by Katlyn Manka
April 2012

The planes of rock beneath spongy flip flops are hard and unyielding, forcing my feet to curl awkwardly around the rock face just to maintain an upright position. But I am used to this unbalanced climb in a way that it becomes comfortable. Even the unforgiving sun melting into the back of my neck is comforting, like an ever present guarding sentinel of heat. Despite this intense radiance, the telltale chill of ocean breeze and wave spray cleverly disguises 90 degree weather in a way nothing else can. On the Marginal Way, there is something about the air, perhaps coolness, perhaps clarity that invokes almost a superhuman level of adrenaline that inevitably leads to the craggy seaside and an urge to run. The Marginal Way is a one-mile seaside stretch along a small, rocky peninsula. In essence, the entire path is the edge of a cliff made out of a multitude of boulders, multidimensional and multi-planed.

It is low tide, and the boulders are completely revealed, some towering over sea level like claws to heaven. Once I saw a piece of skin under a microscope, full of rents, dark places, deep places and raised places and in my mind’s eye, added crashing waves. When I was a child, my father told me that if I fell off one of the boulder’s ledges into the water, the waves would bash me against the rocks hard and fast, and that he would not be able to save me in time. As a result, I learned the good sense to always stay at least three feet away from the precarious edge unless I was seated.

Directly below me, in a wide crevice full of uneven ledges shorter than the one I stand on, two young children scale their own Mount Everest—a rock that I could scale with a single step—as their mother watches on from nearby, not too far away, but not so close as to spoil the feeling of open adventure. This mother is brave. Other parents chase their kids away from the rocks, telling them the horrors of injury and fatal danger, this woman understands the exhilaration and wonder that such a place poses to children. My grandparents tried to chase my siblings and me away from the rocks once, but they have a calling. We would promise to be careful and go slow, but find ourselves running when we passed just out of sight. My brother, sister, and cousin were all younger than I was, and because I was bigger, I was always the fastest. Even ahead of the group, however, I was never too far to come running at a moment’s notice: a large difficult crevice, an interesting puddle, even an emergency and I would be there in a second to share in it.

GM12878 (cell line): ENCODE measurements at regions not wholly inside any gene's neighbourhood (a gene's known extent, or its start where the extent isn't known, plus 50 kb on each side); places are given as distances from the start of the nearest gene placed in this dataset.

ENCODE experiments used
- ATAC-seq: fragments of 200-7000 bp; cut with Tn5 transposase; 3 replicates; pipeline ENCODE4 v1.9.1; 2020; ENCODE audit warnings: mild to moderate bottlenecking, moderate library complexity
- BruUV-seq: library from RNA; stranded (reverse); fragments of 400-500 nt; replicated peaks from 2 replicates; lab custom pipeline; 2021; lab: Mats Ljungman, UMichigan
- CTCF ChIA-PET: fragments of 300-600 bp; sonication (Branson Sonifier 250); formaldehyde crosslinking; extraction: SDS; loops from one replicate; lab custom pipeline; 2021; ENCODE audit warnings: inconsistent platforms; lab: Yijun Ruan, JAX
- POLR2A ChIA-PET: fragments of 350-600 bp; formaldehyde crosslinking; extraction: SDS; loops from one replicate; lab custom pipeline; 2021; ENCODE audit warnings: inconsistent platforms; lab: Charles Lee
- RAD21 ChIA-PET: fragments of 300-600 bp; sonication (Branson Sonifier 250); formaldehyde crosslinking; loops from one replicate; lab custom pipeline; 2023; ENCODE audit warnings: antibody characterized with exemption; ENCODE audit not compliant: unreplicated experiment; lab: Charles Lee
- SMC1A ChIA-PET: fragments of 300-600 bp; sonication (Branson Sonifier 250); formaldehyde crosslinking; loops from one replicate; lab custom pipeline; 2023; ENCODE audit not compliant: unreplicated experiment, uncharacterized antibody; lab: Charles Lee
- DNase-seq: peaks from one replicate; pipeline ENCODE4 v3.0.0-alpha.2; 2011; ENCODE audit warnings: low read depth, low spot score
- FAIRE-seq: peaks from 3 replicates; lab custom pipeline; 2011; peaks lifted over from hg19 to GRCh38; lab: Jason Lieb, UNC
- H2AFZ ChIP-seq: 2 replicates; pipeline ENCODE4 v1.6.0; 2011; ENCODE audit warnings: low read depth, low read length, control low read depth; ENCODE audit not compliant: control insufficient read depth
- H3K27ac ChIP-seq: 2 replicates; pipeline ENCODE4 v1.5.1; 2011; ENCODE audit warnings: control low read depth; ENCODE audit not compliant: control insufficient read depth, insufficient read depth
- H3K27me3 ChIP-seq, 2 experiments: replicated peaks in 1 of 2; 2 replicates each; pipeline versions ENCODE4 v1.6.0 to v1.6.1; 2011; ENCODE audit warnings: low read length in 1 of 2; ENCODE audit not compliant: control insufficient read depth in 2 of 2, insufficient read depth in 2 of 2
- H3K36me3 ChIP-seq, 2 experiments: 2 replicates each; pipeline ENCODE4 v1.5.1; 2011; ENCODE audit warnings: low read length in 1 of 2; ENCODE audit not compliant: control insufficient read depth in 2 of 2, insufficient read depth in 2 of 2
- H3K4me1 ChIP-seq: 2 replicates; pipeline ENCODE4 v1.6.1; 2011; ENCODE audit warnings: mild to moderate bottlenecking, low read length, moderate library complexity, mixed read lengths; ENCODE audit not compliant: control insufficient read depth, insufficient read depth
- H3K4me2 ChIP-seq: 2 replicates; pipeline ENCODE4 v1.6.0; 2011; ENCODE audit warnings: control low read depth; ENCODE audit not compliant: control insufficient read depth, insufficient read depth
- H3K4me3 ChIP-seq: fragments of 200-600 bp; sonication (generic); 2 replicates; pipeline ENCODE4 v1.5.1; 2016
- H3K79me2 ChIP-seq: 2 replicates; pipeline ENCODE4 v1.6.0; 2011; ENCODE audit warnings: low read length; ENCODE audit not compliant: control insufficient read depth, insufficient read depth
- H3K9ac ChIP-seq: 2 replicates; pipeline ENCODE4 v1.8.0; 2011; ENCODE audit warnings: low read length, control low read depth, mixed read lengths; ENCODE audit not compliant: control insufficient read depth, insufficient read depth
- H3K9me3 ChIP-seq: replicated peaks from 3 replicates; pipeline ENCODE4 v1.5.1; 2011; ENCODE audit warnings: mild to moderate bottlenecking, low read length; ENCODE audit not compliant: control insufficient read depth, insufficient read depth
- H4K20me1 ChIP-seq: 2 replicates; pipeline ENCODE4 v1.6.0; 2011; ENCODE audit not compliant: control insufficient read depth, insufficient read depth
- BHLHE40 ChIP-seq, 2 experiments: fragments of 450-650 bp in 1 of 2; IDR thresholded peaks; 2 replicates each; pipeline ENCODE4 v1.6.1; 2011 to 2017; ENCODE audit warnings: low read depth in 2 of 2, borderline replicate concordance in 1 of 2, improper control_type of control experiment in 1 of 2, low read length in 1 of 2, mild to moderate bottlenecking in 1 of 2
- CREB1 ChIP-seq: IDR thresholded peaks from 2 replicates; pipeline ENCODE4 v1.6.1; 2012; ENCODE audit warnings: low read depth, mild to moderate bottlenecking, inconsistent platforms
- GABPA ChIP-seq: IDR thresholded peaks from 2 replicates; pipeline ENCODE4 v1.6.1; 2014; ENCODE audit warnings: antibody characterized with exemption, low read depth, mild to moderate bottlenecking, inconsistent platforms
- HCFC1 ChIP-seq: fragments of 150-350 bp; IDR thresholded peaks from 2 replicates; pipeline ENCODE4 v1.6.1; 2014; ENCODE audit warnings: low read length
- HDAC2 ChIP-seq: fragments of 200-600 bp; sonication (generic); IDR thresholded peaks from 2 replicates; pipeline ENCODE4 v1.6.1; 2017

I watch as the children help each other up the rock face, readying myself to reach out and assist them should they wobble too far, but they don’t need me, they pick their rocks carefully. I look on as they test their climbing ability, challenging each other as much as they challenge themselves. The climb they choose is difficult enough to be interesting, but simple enough not to fall. I find myself trailing after them, wondering how weird it would look if I actually reach out to stop a strange child of no relation to me from falling. It probably wouldn’t look too strange, I can help out if something happens, not that I expect it to. But with their mother slightly out of reach, at least someone is watching.